|Millions Around World To Observe Rare Disease Day|
|Saturday, 19 February 2011 07:50|
The Relief Foundation will be joining the National Organization for Rare Disorders (NORD) and others around the world in observing World Rare Disease Day on February 28, 2011. On this day, millions of patients and their families will share their stories to focus a spotlight on rare diseases as an important global public health concern.
“There are nearly 30 million Americans—and millions more around the world—affected by rare diseases,” said Peter L. Saltonstall, president and CEO of NORD. “Everyone knows someone with a rare disease. But, while many of these diseases are serious and lifelong, most have no treatment and many are not even being studied by researchers. Insurance cost for treatment of rare diseases is very expensive and cost prohibitive. Also, payments for the treatment of rare diseases is often denied by most insurance plans which leaves patients and families without hope for a better future.”
A rare disease is one that affects fewer than 200,000 Americans. There are nearly 7,000 such diseases affecting nearly 30 million Americans.
World Rare Disease Day was launched in Europe four years ago and last year was observed in 46 nations. It is always observed on the last day of February. On that day, patients and patient organizations will post stories, videos and blogs online and host events to raise awareness of these diseases, which are often called “orphans”.
The Relief Foundation represents patients and families affected by Scleroderma. Scleroderma (skleer-oh-DUR-muh) comes from two Greek words: “sclero” meaning hard, and “derma” meaning skin. Scleroderma is a chronic autoimmune disorder which means the body's tissues are attacked by its own immune system. In the simplest of terms, Scleroderma is an overproduction of collagen that can result in thickening or tightening of skin and scarring of internal organs.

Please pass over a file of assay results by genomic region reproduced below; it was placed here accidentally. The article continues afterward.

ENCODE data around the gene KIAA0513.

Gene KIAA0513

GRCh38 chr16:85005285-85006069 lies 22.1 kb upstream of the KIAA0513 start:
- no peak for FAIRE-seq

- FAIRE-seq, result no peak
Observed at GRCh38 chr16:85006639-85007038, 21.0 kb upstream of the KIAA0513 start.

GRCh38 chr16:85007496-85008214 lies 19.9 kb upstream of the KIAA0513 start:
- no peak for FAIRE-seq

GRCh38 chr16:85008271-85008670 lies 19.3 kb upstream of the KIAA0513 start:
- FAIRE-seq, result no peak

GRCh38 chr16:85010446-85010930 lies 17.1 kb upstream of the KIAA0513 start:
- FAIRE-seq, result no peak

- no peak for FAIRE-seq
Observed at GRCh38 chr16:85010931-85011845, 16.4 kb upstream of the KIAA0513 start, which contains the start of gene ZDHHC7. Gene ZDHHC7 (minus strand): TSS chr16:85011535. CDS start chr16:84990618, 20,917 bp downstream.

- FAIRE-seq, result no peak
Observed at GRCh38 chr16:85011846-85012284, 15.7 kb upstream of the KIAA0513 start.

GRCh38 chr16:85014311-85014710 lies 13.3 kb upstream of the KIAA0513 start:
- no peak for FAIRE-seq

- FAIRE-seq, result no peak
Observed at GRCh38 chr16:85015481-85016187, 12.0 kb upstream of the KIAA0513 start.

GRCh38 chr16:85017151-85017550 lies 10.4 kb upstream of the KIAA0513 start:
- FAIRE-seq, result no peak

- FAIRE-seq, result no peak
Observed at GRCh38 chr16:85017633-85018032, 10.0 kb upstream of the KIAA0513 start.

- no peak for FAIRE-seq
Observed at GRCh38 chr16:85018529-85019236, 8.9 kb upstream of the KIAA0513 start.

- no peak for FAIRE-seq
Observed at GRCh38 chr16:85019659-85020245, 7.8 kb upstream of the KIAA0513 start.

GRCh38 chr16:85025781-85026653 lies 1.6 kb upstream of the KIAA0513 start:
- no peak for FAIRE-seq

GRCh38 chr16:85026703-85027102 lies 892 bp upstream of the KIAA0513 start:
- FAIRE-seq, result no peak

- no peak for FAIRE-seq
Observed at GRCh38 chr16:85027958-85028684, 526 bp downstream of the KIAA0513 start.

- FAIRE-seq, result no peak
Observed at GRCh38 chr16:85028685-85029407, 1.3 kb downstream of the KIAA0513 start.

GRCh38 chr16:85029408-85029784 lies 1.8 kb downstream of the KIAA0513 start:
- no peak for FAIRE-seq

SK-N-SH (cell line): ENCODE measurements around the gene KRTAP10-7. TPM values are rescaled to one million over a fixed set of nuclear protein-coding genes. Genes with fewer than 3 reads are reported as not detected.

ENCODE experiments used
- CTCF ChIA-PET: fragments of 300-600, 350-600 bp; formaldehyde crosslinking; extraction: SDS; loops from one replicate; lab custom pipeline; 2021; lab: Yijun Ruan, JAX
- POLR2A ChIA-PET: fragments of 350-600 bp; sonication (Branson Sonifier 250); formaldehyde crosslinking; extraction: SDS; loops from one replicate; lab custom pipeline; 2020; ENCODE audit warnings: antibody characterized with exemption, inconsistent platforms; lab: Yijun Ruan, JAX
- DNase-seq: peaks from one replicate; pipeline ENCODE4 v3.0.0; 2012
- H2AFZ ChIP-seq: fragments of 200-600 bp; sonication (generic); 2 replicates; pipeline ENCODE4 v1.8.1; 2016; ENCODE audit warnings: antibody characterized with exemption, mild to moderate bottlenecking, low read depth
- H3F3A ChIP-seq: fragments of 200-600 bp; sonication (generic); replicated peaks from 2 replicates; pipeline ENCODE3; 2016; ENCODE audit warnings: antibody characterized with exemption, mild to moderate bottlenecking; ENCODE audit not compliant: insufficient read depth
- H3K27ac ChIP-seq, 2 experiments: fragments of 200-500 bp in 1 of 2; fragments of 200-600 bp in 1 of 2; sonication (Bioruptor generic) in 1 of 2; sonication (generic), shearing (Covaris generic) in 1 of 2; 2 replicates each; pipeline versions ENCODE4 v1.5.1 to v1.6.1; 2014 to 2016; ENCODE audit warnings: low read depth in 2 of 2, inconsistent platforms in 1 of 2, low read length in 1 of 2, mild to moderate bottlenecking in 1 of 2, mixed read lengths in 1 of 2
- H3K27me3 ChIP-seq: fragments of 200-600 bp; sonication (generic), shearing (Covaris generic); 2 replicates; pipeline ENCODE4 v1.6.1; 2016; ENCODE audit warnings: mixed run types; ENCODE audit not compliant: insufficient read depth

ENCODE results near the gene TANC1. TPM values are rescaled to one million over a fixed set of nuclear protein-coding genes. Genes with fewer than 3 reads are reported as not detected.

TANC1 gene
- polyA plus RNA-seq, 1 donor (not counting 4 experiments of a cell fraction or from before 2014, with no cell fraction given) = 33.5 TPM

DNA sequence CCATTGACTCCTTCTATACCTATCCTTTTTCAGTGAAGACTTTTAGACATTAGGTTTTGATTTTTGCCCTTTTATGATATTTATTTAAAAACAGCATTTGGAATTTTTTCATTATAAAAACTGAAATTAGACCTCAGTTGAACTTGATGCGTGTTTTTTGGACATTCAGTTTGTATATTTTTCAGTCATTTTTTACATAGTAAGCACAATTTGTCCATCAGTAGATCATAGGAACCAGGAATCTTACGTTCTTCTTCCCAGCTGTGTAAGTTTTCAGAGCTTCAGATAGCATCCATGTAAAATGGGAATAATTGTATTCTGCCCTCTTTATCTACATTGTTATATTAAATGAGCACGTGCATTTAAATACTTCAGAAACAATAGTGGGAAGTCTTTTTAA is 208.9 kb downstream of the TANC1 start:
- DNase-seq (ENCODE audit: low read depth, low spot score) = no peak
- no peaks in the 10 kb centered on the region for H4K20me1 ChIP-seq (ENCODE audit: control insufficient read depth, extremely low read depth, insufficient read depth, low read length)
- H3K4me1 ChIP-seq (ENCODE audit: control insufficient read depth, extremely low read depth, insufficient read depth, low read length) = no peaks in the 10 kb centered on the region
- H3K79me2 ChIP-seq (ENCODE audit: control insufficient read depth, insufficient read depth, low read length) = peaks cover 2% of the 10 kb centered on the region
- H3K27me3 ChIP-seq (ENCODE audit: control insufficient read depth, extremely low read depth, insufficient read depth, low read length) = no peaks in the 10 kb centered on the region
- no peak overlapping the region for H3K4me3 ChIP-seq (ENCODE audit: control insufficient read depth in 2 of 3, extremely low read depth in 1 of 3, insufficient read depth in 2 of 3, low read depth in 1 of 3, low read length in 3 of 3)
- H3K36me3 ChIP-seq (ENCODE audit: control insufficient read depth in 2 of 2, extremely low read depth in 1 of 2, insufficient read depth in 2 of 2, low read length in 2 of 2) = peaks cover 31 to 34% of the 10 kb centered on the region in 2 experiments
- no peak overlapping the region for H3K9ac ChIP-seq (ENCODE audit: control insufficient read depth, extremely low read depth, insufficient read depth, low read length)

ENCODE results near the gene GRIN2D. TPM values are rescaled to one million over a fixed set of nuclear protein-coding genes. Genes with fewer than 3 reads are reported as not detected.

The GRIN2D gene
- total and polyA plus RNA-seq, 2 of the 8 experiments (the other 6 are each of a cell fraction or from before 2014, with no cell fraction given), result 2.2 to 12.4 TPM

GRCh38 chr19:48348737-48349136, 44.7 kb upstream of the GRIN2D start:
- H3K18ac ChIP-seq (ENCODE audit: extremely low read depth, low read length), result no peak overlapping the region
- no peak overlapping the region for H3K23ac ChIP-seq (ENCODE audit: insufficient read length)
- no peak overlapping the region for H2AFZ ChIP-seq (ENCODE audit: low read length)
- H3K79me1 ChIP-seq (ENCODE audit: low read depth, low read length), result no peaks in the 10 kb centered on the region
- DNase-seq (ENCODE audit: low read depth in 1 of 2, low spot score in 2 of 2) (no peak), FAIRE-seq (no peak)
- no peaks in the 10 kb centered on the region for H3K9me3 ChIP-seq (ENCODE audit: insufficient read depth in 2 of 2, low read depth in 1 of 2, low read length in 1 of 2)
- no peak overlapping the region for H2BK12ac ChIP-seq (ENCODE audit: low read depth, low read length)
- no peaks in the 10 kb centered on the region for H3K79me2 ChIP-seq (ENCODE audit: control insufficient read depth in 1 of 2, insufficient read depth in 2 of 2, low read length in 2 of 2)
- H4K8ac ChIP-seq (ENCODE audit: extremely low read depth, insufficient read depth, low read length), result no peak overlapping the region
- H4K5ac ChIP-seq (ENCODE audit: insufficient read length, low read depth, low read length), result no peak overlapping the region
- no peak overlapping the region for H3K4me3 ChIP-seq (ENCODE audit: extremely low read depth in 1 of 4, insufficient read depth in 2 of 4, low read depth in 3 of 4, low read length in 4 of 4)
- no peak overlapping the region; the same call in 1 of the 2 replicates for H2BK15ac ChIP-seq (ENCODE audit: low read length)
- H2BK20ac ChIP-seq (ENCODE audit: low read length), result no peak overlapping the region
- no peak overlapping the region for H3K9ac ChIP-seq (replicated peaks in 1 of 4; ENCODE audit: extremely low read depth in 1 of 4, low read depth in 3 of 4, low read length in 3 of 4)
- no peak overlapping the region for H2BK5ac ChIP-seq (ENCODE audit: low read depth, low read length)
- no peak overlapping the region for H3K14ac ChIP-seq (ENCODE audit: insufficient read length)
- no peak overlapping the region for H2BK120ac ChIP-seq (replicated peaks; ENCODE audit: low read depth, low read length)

Scleroderma is rare and it is estimated by several sources that about 300,000 Americans suffer from this debilitating disease. Although it’s more common in women between the ages of 25 and 55, the disease also occurs in men and children. The cause of Scleroderma is unknown and it affects people of all races and ethnic groups.
The Relief Foundation was founded out of a need to provide access to information, tools and people who can bolster the quality of life for individuals living with Scleroderma. Thus, our mission is to be a resource and support organization dedicated to promoting public awareness and providing Relief to people living with Scleroderma and their families.
The Relief Foundation awareness event will be hosted by Lew Prince and Vintage Vinyl at 6610 Delmar Blvd, St. Louis, MO 63130 on Rare Disease Day between 11:00am–1:00pm. The event will include poster displays, the distribution of fliers, RDD merchandise give-a-ways, a raffle and culminating with a balloon release.
In the U.S., the coalition supporting Rare Disease Day includes patient organizations and advocacy groups, medial professionals and associations, government agencies, researchers, and companies developing treatments for rare diseases.
For more information contact:
Kelly J. Ellison, The Relief Foundation
Founder and President
or visit www.rarediseaseday.us. for information about Rare Disease Day events in the U.S.